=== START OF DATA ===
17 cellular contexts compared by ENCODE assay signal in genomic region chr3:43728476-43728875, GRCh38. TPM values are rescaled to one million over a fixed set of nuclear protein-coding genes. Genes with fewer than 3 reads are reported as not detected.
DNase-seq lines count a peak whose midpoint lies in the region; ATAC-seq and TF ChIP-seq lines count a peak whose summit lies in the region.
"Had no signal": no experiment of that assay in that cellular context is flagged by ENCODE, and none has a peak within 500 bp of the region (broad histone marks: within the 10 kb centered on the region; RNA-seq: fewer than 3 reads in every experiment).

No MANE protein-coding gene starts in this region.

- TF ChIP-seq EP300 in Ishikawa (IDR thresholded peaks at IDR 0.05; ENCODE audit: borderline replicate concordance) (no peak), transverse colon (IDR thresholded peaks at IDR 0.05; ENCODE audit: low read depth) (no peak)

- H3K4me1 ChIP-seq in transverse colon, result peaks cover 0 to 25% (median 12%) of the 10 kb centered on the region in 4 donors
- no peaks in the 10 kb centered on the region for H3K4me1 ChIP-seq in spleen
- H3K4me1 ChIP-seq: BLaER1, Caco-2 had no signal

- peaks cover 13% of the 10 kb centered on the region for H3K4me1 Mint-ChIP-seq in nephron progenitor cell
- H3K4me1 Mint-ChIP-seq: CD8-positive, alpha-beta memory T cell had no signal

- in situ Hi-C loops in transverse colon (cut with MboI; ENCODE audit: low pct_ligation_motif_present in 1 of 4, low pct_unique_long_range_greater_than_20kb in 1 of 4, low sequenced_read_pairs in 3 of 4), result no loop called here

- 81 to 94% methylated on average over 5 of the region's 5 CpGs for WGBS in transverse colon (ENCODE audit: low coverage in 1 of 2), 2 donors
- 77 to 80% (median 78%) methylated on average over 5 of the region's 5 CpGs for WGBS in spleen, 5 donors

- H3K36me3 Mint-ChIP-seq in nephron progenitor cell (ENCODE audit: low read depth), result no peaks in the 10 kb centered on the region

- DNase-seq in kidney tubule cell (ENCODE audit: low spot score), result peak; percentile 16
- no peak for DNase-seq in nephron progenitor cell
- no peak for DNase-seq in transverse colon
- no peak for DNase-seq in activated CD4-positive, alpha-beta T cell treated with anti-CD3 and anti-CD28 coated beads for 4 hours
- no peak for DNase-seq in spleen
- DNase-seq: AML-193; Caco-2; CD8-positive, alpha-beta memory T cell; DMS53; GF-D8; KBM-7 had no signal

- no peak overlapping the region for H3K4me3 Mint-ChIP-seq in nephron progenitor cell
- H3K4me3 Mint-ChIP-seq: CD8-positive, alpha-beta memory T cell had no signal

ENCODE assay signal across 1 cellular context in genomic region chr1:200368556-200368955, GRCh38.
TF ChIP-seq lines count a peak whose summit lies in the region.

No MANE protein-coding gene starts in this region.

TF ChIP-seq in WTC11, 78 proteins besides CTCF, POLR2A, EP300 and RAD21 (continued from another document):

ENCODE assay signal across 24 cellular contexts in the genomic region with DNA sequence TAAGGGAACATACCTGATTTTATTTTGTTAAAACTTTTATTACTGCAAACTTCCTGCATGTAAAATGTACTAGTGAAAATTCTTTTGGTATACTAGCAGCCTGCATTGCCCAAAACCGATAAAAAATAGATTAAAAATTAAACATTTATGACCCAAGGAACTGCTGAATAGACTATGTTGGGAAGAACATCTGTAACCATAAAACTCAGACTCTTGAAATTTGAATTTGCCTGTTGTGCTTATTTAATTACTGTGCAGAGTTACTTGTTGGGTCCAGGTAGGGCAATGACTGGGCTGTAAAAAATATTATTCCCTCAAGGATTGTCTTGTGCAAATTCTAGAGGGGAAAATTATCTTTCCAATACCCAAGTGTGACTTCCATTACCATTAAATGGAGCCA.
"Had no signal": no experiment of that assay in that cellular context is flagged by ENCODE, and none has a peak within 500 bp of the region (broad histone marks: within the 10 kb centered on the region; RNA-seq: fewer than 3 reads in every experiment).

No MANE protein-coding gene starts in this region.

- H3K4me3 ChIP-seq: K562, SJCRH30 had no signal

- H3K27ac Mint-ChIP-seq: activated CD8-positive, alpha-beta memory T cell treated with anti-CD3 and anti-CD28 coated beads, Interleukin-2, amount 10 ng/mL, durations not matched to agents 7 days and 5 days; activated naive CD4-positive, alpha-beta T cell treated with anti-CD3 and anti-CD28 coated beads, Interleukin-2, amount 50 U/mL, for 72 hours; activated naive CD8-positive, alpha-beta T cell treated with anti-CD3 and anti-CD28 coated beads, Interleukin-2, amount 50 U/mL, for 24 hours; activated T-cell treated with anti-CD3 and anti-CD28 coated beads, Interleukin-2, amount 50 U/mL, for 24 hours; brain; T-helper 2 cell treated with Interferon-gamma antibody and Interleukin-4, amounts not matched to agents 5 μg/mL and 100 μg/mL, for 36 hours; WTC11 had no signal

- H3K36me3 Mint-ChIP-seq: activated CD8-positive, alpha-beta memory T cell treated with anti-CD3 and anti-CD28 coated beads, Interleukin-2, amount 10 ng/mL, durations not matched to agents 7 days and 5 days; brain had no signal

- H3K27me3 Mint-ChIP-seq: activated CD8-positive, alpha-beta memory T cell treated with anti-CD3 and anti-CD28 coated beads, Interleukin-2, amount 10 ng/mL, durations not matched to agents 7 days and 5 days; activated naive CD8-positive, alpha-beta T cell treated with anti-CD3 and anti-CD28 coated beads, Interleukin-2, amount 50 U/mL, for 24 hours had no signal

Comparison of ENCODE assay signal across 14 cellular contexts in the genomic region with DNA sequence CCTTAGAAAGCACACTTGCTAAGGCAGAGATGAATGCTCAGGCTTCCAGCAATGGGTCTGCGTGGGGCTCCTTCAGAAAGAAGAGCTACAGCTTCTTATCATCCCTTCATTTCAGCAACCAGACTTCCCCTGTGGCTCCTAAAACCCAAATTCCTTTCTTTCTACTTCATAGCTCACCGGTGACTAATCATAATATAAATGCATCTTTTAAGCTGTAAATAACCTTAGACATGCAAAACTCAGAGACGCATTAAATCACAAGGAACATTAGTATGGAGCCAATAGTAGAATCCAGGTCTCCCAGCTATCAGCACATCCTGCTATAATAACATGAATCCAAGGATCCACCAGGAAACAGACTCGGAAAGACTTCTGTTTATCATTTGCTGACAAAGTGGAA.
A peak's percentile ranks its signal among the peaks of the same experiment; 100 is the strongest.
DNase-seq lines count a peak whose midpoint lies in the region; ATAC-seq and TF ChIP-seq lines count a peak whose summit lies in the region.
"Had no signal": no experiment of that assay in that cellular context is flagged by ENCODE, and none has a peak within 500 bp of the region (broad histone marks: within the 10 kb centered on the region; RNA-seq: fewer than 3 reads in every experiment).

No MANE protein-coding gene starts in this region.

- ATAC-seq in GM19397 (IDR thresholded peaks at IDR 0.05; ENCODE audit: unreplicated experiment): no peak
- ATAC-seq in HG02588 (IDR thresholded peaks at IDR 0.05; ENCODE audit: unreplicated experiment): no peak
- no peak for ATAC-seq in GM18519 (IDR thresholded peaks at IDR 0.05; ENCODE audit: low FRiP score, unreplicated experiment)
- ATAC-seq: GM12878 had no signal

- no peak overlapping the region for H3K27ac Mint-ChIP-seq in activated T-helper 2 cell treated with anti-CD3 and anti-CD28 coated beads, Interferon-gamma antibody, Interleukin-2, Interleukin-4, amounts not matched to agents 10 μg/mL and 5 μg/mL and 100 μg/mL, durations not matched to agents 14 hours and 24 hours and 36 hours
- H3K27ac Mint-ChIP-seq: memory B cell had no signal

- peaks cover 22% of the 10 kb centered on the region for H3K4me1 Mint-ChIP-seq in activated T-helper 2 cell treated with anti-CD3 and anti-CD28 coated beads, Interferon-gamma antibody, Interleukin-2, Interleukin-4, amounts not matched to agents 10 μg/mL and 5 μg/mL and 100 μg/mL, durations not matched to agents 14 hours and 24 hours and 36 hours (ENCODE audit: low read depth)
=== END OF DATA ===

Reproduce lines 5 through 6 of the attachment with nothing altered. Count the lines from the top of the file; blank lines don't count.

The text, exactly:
- TF ChIP-seq EP300 in Ishikawa (IDR thresholded peaks at IDR 0.05; ENCODE audit: borderline replicate concordance) (no peak), transverse colon (IDR thresholded peaks at IDR 0.05; ENCODE audit: low read depth) (no peak)

- H3K4me1 ChIP-seq in transverse colon, result peaks cover 0 to 25% (median 12%) of the 10 kb centered on the region in 4 donors